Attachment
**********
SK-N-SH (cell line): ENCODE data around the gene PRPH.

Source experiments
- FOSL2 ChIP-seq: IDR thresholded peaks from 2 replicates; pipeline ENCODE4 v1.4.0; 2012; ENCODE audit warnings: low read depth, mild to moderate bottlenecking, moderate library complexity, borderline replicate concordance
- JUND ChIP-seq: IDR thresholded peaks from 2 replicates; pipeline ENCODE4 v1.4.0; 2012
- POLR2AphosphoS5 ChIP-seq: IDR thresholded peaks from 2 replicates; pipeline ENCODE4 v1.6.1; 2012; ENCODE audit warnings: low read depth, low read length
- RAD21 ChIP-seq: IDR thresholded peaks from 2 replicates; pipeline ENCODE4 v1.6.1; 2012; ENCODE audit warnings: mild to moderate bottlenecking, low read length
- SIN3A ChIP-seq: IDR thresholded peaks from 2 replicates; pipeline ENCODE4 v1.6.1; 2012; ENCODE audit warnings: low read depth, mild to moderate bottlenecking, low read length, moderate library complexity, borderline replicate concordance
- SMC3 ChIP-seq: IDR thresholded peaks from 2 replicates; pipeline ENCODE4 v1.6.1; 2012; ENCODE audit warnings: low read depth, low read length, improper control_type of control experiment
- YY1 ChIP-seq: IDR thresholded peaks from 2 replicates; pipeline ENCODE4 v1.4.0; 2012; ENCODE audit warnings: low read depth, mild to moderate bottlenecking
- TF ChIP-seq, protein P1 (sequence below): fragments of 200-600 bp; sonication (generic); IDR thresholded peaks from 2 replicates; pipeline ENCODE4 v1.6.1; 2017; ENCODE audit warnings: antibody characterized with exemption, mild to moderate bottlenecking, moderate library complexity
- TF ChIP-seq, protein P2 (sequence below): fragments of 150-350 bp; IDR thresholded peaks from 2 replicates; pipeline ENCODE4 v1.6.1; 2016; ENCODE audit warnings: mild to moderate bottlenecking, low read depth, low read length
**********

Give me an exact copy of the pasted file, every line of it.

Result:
SK-N-SH (cell line): ENCODE data around the gene PRPH.

Source experiments
- FOSL2 ChIP-seq: IDR thresholded peaks from 2 replicates; pipeline ENCODE4 v1.4.0; 2012; ENCODE audit warnings: low read depth, mild to moderate bottlenecking, moderate library complexity, borderline replicate concordance
- JUND ChIP-seq: IDR thresholded peaks from 2 replicates; pipeline ENCODE4 v1.4.0; 2012
- POLR2AphosphoS5 ChIP-seq: IDR thresholded peaks from 2 replicates; pipeline ENCODE4 v1.6.1; 2012; ENCODE audit warnings: low read depth, low read length
- RAD21 ChIP-seq: IDR thresholded peaks from 2 replicates; pipeline ENCODE4 v1.6.1; 2012; ENCODE audit warnings: mild to moderate bottlenecking, low read length
- SIN3A ChIP-seq: IDR thresholded peaks from 2 replicates; pipeline ENCODE4 v1.6.1; 2012; ENCODE audit warnings: low read depth, mild to moderate bottlenecking, low read length, moderate library complexity, borderline replicate concordance
- SMC3 ChIP-seq: IDR thresholded peaks from 2 replicates; pipeline ENCODE4 v1.6.1; 2012; ENCODE audit warnings: low read depth, low read length, improper control_type of control experiment
- YY1 ChIP-seq: IDR thresholded peaks from 2 replicates; pipeline ENCODE4 v1.4.0; 2012; ENCODE audit warnings: low read depth, mild to moderate bottlenecking
- TF ChIP-seq, protein P1 (sequence below): fragments of 200-600 bp; sonication (generic); IDR thresholded peaks from 2 replicates; pipeline ENCODE4 v1.6.1; 2017; ENCODE audit warnings: antibody characterized with exemption, mild to moderate bottlenecking, moderate library complexity
- TF ChIP-seq, protein P2 (sequence below): fragments of 150-350 bp; IDR thresholded peaks from 2 replicates; pipeline ENCODE4 v1.6.1; 2016; ENCODE audit warnings: mild to moderate bottlenecking, low read depth, low read length